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Help: Bitten by a Tick

by Sue Hubbard, M.D.

Dear Dr. Sue: my daughter has a tick embedded on her back! EEK! I have removed it but I’m worried about Lyme disease.  Help! Signed: Tina

While many people worry about getting a disease after a tick bite, the actual risk of developing a tick-borne infection is really quite low. It also depends on the type of tick that bit you, the geographic area where you acquired the tick bite, and even how long the tick was attached to the skin.

Tick

Tick

First off, if you have been camping or in the woods etc., you should always check for ticks at the end of each day, this enables you to know that the tick has not been “feeding” for a lengthy period of time (which is important as longer attachment is required to pass infection).

If you find a tick, you need to remove it promptly and properly by using tweezers to grip the tick as close to the skin as possible.  Gently and firmly use steady pressure to pull the tick off. Do not try to squeeze or crush the tick as that may cause the tick to release their fluid which may contain infection causing organisms.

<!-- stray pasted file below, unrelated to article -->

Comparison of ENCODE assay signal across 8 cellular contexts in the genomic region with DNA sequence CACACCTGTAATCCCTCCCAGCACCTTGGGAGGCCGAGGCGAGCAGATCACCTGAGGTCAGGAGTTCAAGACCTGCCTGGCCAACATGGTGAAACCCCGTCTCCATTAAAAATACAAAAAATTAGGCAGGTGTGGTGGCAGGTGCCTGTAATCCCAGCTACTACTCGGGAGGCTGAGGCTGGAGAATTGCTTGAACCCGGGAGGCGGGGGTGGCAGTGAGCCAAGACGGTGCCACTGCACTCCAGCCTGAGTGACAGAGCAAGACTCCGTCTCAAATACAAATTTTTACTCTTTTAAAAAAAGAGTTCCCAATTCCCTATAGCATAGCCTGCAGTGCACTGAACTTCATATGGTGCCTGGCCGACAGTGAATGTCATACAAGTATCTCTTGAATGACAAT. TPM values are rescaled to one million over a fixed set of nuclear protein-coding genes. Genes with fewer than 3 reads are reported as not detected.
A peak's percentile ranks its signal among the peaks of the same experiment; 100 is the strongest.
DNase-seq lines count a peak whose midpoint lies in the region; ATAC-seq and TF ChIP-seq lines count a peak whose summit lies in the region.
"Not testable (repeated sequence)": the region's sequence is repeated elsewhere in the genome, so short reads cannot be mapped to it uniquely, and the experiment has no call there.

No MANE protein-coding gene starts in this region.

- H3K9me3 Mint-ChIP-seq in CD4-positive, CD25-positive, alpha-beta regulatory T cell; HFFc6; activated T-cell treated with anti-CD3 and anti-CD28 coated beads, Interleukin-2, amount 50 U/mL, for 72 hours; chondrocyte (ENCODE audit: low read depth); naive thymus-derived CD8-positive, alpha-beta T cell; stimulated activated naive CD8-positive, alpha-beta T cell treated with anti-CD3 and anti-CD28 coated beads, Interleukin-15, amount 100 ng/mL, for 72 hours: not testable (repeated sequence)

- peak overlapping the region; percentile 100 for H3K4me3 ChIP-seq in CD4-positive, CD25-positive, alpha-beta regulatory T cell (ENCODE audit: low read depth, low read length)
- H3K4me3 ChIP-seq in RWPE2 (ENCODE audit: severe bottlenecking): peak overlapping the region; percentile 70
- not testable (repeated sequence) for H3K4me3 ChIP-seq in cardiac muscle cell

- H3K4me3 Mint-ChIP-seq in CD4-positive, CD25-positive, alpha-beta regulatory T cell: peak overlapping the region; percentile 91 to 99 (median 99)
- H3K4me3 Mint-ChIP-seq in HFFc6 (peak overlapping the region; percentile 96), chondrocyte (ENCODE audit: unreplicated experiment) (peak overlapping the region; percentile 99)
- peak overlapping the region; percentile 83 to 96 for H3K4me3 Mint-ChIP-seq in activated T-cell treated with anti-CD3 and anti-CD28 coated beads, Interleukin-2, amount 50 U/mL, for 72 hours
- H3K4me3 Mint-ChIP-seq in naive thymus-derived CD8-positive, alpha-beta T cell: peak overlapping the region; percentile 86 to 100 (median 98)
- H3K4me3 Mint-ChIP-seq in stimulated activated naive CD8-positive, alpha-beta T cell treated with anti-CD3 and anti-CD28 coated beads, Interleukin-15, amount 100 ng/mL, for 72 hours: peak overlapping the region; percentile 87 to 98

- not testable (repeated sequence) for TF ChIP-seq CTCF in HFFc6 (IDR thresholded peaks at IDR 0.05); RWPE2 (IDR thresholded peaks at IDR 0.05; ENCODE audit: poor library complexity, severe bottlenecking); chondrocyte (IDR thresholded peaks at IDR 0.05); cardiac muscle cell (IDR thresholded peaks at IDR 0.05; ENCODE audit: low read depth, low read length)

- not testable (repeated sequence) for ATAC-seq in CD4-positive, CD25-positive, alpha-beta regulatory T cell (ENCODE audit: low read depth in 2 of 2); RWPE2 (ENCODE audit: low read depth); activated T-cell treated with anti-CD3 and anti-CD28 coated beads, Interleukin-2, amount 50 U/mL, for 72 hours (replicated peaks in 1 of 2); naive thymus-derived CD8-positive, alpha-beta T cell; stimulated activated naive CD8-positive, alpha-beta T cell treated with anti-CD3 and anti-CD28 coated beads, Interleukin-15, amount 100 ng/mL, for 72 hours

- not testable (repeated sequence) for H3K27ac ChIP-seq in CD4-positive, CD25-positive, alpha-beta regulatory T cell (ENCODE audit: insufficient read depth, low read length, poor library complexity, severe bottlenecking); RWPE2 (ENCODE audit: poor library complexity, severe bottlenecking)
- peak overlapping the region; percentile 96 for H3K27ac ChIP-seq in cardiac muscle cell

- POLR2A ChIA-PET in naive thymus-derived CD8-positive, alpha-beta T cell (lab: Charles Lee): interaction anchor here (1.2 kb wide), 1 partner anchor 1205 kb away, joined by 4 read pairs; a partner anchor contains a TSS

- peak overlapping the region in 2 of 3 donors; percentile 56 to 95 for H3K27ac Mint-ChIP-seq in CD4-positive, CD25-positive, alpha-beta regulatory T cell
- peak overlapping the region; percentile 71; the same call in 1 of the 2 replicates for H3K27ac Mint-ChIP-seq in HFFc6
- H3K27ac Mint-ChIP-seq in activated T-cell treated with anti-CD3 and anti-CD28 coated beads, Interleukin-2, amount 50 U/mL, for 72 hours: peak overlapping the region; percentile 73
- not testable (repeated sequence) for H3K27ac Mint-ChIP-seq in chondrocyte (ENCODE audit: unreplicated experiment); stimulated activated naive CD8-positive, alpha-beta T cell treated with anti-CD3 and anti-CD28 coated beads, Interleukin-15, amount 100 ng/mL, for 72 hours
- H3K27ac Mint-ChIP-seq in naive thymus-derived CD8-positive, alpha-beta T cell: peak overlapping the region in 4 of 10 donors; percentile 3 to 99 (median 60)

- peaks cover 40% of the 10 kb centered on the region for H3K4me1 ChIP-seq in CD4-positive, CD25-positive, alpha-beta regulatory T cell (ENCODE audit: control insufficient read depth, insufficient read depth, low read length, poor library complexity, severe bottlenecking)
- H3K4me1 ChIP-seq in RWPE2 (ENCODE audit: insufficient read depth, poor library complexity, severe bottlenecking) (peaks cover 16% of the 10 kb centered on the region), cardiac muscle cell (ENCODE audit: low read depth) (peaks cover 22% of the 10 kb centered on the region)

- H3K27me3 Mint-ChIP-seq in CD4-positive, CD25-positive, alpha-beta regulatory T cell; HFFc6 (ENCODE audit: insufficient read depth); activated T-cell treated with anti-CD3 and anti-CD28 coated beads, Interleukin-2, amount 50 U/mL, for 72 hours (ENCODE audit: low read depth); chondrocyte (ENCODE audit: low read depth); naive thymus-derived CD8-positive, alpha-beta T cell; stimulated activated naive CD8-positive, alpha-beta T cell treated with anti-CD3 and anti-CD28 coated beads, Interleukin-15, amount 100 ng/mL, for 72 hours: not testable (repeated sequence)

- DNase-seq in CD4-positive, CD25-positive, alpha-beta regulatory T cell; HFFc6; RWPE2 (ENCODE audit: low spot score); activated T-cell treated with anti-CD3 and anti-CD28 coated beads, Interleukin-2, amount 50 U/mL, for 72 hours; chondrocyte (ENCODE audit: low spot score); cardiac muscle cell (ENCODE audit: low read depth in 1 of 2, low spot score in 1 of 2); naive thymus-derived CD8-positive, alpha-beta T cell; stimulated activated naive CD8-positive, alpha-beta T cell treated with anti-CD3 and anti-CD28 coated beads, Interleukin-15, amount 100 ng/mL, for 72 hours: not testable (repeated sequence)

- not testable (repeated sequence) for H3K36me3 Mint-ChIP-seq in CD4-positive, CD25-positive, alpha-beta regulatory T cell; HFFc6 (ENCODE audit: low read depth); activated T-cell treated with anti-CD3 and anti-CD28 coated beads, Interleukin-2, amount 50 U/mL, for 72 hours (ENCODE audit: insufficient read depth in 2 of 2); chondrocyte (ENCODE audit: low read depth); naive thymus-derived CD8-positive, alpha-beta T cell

If you can identify some of the characteristics of the tick (size, color, flat or engorged) it will help determine if you need to be concerned about Lyme disease, which is not very common, even in endemic areas.

After the tick is removed, it is only necessary to wash the area with soap and water and observe for any signs of infection.

Remember, illness like Rocky Mountain Spotted fever, Lyme disease, and other tick born diseases are infrequent.  Specifically watch for symptoms over the next days including a rash that begins around the area of the bite, or the development of fever, joint pains, shortness of breath, vomiting, or a diffuse rash all over the body.

If any of these symptoms occur after a tick bite, I recommend you seek medical attention immediately.

That’s your daily dose for today.  We’ll chat again tomorrow.

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